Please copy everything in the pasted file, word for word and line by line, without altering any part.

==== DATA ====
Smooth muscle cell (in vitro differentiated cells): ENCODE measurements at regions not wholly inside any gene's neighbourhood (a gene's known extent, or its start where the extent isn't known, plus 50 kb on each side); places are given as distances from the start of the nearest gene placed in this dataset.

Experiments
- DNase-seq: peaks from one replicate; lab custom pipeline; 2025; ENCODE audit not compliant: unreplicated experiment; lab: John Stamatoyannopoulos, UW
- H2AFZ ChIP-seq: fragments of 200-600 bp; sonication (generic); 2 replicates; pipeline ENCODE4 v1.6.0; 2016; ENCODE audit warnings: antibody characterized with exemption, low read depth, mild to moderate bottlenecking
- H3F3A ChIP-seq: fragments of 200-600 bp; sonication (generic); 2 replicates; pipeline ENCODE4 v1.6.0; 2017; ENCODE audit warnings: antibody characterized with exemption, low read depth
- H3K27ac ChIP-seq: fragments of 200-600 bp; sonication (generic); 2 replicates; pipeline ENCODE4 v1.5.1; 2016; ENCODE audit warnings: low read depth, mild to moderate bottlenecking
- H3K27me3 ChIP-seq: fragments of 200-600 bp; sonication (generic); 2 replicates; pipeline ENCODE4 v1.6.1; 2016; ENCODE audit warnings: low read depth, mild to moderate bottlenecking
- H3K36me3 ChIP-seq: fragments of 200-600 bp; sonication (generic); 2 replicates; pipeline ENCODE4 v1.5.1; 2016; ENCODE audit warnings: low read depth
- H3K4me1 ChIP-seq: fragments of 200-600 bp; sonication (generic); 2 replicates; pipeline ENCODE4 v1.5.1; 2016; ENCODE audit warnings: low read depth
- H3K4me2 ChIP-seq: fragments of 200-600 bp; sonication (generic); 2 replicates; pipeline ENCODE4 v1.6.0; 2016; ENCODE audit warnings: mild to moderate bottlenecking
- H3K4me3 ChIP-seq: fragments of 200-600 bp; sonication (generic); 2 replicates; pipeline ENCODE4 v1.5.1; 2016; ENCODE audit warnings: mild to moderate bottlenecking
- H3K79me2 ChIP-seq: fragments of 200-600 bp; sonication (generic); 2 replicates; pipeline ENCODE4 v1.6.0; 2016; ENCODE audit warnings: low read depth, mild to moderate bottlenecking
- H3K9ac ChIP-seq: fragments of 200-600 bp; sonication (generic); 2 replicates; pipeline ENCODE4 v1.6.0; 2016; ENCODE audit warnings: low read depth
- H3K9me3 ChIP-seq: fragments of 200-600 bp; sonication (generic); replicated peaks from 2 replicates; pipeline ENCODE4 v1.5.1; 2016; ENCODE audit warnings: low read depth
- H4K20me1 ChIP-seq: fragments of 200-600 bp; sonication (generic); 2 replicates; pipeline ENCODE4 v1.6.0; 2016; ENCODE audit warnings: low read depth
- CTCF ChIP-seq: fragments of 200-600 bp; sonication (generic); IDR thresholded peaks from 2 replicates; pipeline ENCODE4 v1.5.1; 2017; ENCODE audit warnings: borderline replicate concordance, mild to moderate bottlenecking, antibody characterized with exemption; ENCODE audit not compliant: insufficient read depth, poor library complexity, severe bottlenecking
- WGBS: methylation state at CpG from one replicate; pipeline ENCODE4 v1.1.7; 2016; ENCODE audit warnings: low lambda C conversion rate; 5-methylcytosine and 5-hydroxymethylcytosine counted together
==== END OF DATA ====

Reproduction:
Smooth muscle cell (in vitro differentiated cells): ENCODE measurements at regions not wholly inside any gene's neighbourhood (a gene's known extent, or its start where the extent isn't known, plus 50 kb on each side); places are given as distances from the start of the nearest gene placed in this dataset.

Experiments
- DNase-seq: peaks from one replicate; lab custom pipeline; 2025; ENCODE audit not compliant: unreplicated experiment; lab: John Stamatoyannopoulos, UW
- H2AFZ ChIP-seq: fragments of 200-600 bp; sonication (generic); 2 replicates; pipeline ENCODE4 v1.6.0; 2016; ENCODE audit warnings: antibody characterized with exemption, low read depth, mild to moderate bottlenecking
- H3F3A ChIP-seq: fragments of 200-600 bp; sonication (generic); 2 replicates; pipeline ENCODE4 v1.6.0; 2017; ENCODE audit warnings: antibody characterized with exemption, low read depth
- H3K27ac ChIP-seq: fragments of 200-600 bp; sonication (generic); 2 replicates; pipeline ENCODE4 v1.5.1; 2016; ENCODE audit warnings: low read depth, mild to moderate bottlenecking
- H3K27me3 ChIP-seq: fragments of 200-600 bp; sonication (generic); 2 replicates; pipeline ENCODE4 v1.6.1; 2016; ENCODE audit warnings: low read depth, mild to moderate bottlenecking
- H3K36me3 ChIP-seq: fragments of 200-600 bp; sonication (generic); 2 replicates; pipeline ENCODE4 v1.5.1; 2016; ENCODE audit warnings: low read depth
- H3K4me1 ChIP-seq: fragments of 200-600 bp; sonication (generic); 2 replicates; pipeline ENCODE4 v1.5.1; 2016; ENCODE audit warnings: low read depth
- H3K4me2 ChIP-seq: fragments of 200-600 bp; sonication (generic); 2 replicates; pipeline ENCODE4 v1.6.0; 2016; ENCODE audit warnings: mild to moderate bottlenecking
- H3K4me3 ChIP-seq: fragments of 200-600 bp; sonication (generic); 2 replicates; pipeline ENCODE4 v1.5.1; 2016; ENCODE audit warnings: mild to moderate bottlenecking
- H3K79me2 ChIP-seq: fragments of 200-600 bp; sonication (generic); 2 replicates; pipeline ENCODE4 v1.6.0; 2016; ENCODE audit warnings: low read depth, mild to moderate bottlenecking
- H3K9ac ChIP-seq: fragments of 200-600 bp; sonication (generic); 2 replicates; pipeline ENCODE4 v1.6.0; 2016; ENCODE audit warnings: low read depth
- H3K9me3 ChIP-seq: fragments of 200-600 bp; sonication (generic); replicated peaks from 2 replicates; pipeline ENCODE4 v1.5.1; 2016; ENCODE audit warnings: low read depth
- H4K20me1 ChIP-seq: fragments of 200-600 bp; sonication (generic); 2 replicates; pipeline ENCODE4 v1.6.0; 2016; ENCODE audit warnings: low read depth
- CTCF ChIP-seq: fragments of 200-600 bp; sonication (generic); IDR thresholded peaks from 2 replicates; pipeline ENCODE4 v1.5.1; 2017; ENCODE audit warnings: borderline replicate concordance, mild to moderate bottlenecking, antibody characterized with exemption; ENCODE audit not compliant: insufficient read depth, poor library complexity, severe bottlenecking
- WGBS: methylation state at CpG from one replicate; pipeline ENCODE4 v1.1.7; 2016; ENCODE audit warnings: low lambda C conversion rate; 5-methylcytosine and 5-hydroxymethylcytosine counted together